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Former Ravens player Trevor Pryce eyes expansion of animation company in East Baltimore – Baltimore Sun

A century or more ago, Baltimore artists created, sketched, and produced beautiful images within the sturdy walls of the Hoen Lithograph Factory on Biddle Street on the east side.

The headquarters of the producer of detailed maps, colorful canning labels and Maryland rye whiskey labels closed 40 years ago and became vacant. Trees grew in its decaying walls. It was a six-alarm fire waiting.

“It was an absolute disaster,” said Trevor Pryce, 46, the former Ravens defensive lineman who leased a sizable portion of the former high-end print shop, redeveloped by Cross Street Partners, for his printing business. live animation, Outlook company.

Pryce, who grew up in Central Florida, attended the University of Michigan and graduated from Clemson University, and played 14 seasons in the NFL. He founded a record label, Outlook Music Company, in 2001 while playing for the Denver Broncos.

He moved to Baltimore permanently, first to Columbia and now to Reisterstown, after his two daughters and son graduated from McDonogh School. He loved the upbringing they received and decided to put down roots here after leaving the NFL.

After visiting 20th Century Fox in 2005, he became fascinated with visual media and computer animation.

He quickly focused his creativity on the Kulipari series, now a Netflix show. And Kulipari is now produced in East Baltimore at Chester and Biddle streets.

“We are becoming the first such company in this part of the world,” Pryce said. “The closest similar operation is PBS Kids in Northern Virginia with its ‘Curious George’.”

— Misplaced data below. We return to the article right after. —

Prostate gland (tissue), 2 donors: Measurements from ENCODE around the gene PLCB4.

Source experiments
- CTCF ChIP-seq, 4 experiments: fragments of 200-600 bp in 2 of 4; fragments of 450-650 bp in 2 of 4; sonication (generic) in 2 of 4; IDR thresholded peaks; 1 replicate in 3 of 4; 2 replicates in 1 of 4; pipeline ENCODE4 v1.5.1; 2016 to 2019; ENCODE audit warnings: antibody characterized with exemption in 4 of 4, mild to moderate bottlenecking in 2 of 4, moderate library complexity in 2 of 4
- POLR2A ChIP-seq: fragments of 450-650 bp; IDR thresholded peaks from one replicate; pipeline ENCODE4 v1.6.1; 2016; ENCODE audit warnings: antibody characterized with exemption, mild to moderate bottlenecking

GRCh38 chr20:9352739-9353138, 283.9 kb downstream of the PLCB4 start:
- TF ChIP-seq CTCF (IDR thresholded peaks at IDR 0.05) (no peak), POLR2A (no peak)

His Kulipari, an Australian Outback Aboriginal word for poison, is set in the Amphibilands, an isolated community of tree frogs. Kulipari started out as a Simon & Schuster book and made the jump to an animated series.

His digital action animation was once located on Mosher Street in a Maryland Institute College of Art building in Bolton Hill. He outgrew that space and found his current new space in East Baltimore in a neighborhood that suits Pryce.

“Vacant homes are starting to turn into high-end townhouses,” he said. “My goal is to make it a Burbank. There’s room here.”

Burbank, California is home to the major players in animation.

He now has 62 people on his payroll and plans to expand his operation to other, once moribund, 19th-century structures scattered north of the Johns Hopkins medical campus.

Pryce is joining Cross Street Partners to redevelop another industrial building at 1010 N. Chester St. and hopes to receive funding through the historic tax credits of the state of Maryland.

He sees it as a “major East Coast virtual production studio.”

Cross Street partners call the effort a “transformative redevelopment project that will continue East Baltimore’s ongoing revitalization by repurposing an underutilized warehouse on a devastated urban block into a nexus of opportunity.”

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Pryce sees an expanded studio attracting big film projects to the Baltimore market.

“It’s finally,” he said. “Over time, people from the industry will come to Baltimore.”

He recently showed off his current studio to a group of summer kids from the neighborhood adjacent to his studio.

“Until you see it for yourself, with your own eyes, you don’t really know what we’re doing,” he said. “If you were a kid the same age in Burbank, California, you would know all about it. The industry is there and you would have a cousin or friend working there.

He wants to share his world of creativity and video action with East Baltimore.

“I can make an impact in this city,” he said.

The day these kids saw his artists on their screens – and recognized they were another part of the Kulipari series, one of them said to him, “This is the coolest place in Baltimore .